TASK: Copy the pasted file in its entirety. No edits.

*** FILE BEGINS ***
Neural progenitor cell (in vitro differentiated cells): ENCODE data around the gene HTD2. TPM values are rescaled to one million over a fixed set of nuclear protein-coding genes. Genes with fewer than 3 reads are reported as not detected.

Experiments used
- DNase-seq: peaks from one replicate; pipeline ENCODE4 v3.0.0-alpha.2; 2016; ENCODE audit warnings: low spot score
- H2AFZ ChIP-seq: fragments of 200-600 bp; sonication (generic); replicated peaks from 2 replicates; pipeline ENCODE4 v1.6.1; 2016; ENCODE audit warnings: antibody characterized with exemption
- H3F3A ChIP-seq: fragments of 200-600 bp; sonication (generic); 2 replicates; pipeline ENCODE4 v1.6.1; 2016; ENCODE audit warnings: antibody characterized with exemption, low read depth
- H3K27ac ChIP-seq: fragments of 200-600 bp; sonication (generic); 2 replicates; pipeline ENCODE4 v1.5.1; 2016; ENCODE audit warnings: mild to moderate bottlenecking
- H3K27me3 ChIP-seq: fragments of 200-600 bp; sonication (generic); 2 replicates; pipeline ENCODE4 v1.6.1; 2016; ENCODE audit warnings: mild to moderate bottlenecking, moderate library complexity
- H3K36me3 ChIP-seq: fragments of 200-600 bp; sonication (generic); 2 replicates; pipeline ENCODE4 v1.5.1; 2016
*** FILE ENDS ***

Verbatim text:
Neural progenitor cell (in vitro differentiated cells): ENCODE data around the gene HTD2. TPM values are rescaled to one million over a fixed set of nuclear protein-coding genes. Genes with fewer than 3 reads are reported as not detected.

Experiments used
- DNase-seq: peaks from one replicate; pipeline ENCODE4 v3.0.0-alpha.2; 2016; ENCODE audit warnings: low spot score
- H2AFZ ChIP-seq: fragments of 200-600 bp; sonication (generic); replicated peaks from 2 replicates; pipeline ENCODE4 v1.6.1; 2016; ENCODE audit warnings: antibody characterized with exemption
- H3F3A ChIP-seq: fragments of 200-600 bp; sonication (generic); 2 replicates; pipeline ENCODE4 v1.6.1; 2016; ENCODE audit warnings: antibody characterized with exemption, low read depth
- H3K27ac ChIP-seq: fragments of 200-600 bp; sonication (generic); 2 replicates; pipeline ENCODE4 v1.5.1; 2016; ENCODE audit warnings: mild to moderate bottlenecking
- H3K27me3 ChIP-seq: fragments of 200-600 bp; sonication (generic); 2 replicates; pipeline ENCODE4 v1.6.1; 2016; ENCODE audit warnings: mild to moderate bottlenecking, moderate library complexity
- H3K36me3 ChIP-seq: fragments of 200-600 bp; sonication (generic); 2 replicates; pipeline ENCODE4 v1.5.1; 2016